Using the smartphones, students will need a cable release chord. Luckily they can actually use their iPhone headphones' cable volume button to activate the shutter. And they also need an app designed to take long exposure photos.

Where to view the Geminids : 


The Geminids can be observed from locations all around the world.

Tell your student that it is not necessary to look in a particular direction to enjoy a meteor shower – just lay down on the ground and look directly above and they  and you are bound to see some meteors – astronomers suggest looking towards the south to view the Geminids.

When to view the Geminids :


The best time to view the Geminids between 9 p.m. (21:00) local time and before dusk.

Northern Hemisphere observers should try their luck right after dark, while those in the Southern Hemisphere should try to catch the shower after midnight.

A last quarter moon will interfere with viewing this most reliable meteor shower. The best meteors will be visible about 90 degrees away from the radiant in Gemini.


The third quarter Moon rises around midnight Saturday and 1 a.m. on Monday morning. 


Normally, moonlight would be cause for concern, but unlike many meteor showers the Geminids put on a decent show beforemidnight. The radiant, the location in the sky from which the meteors will appear to stream, will be well up in the east by 9:30 p.m. local time. That’s a good 2-3 hours of meteor awesomeness before moonrise.

How to view the Geminids :


Shower watching is a total blast because it’s so simple. Your only task is to dress warmly and get comfortable in a reclining chair aware from the unholy glare of unshielded lighting. The rest is looking up. Geminid meteors will flash anywhere in the sky, so picking a direction to watch the shower isn’t critical. I usually face east or southeast for the bonus view of Orion lumbering up from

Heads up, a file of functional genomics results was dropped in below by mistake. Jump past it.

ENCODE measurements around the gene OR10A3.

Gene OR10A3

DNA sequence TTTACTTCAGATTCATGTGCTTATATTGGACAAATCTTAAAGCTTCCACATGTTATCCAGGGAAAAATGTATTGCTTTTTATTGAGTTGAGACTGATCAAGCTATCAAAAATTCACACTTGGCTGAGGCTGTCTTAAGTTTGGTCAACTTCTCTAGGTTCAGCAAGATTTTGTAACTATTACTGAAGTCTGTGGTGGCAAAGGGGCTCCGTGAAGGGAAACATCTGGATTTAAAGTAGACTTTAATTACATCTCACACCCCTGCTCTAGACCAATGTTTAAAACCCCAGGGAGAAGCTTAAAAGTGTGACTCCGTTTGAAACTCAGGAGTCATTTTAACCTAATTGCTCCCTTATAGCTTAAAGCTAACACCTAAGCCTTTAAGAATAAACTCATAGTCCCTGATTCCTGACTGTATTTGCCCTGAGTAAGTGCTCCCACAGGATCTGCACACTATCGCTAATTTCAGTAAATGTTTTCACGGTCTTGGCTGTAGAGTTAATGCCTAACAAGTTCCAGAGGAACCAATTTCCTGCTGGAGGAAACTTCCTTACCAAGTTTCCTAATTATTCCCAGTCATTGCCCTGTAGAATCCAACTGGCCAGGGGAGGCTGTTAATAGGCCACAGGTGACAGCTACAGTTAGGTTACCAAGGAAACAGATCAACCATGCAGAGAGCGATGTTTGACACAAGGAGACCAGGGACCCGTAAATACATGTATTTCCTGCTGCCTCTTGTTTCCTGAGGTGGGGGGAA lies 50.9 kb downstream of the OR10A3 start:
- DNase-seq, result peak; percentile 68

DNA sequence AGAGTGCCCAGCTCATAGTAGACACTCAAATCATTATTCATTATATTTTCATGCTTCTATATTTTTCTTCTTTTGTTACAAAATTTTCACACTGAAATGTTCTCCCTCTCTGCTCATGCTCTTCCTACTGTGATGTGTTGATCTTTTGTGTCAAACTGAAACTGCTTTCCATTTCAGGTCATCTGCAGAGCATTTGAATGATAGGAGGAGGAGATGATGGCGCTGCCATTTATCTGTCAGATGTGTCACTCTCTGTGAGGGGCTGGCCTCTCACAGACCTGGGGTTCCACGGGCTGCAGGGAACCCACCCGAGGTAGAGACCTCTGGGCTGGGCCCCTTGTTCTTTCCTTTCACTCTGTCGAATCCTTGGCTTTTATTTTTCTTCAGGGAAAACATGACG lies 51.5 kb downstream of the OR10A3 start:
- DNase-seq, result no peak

Here are some tips on how to maximize your time looking for the Geminids:

  • Get out of the city to a place where city and artificial lights do not impede your viewing
  • If you are out viewing the shower during its peak, you will not need any special equipment. You should be able to see the shower with your naked eyes.
  • Dress warmly, carry a blanket, and get comfortable in a reclining chair aware from the unholy glare of unshielded lighting. The rest is looking up. Geminid meteors will flash anywhere in the sky, so picking a direction to watch the shower isn’t critical. Plus, you may not want to leave until you can’t see the majestic celestial fireworks anymore.
  • Check the weather and moonrise and moonset timings for your location before you leave, and plan your viewing around 
  • Bring your camera, tablet, mobile. The more photos you take, the better chance of capturing a meteor. 



Most of us will head out Saturday or Sunday night and take in the shower for pure enjoyment, but if you’d like to share your observations and contribute a bit of knowledge to our understanding of the Geminids.
Italian astronomer Gianluca Masi will webcast the shower starting at 8 p.m. CST December 13th (2 a.m. UT Dec. 14) on his Virtual Telescope Project site.

Hey ! Don't forget ! The peak of the Geminid meteor shower in 2014 is probably the night of December 13-14. The last quarter moon in the morning hours should not obtrude too greatly on the great celestial light show. 

Have fun!

G-Souto

12.12.2014
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References:

ScienceNASA

EarthSky

UniverseToday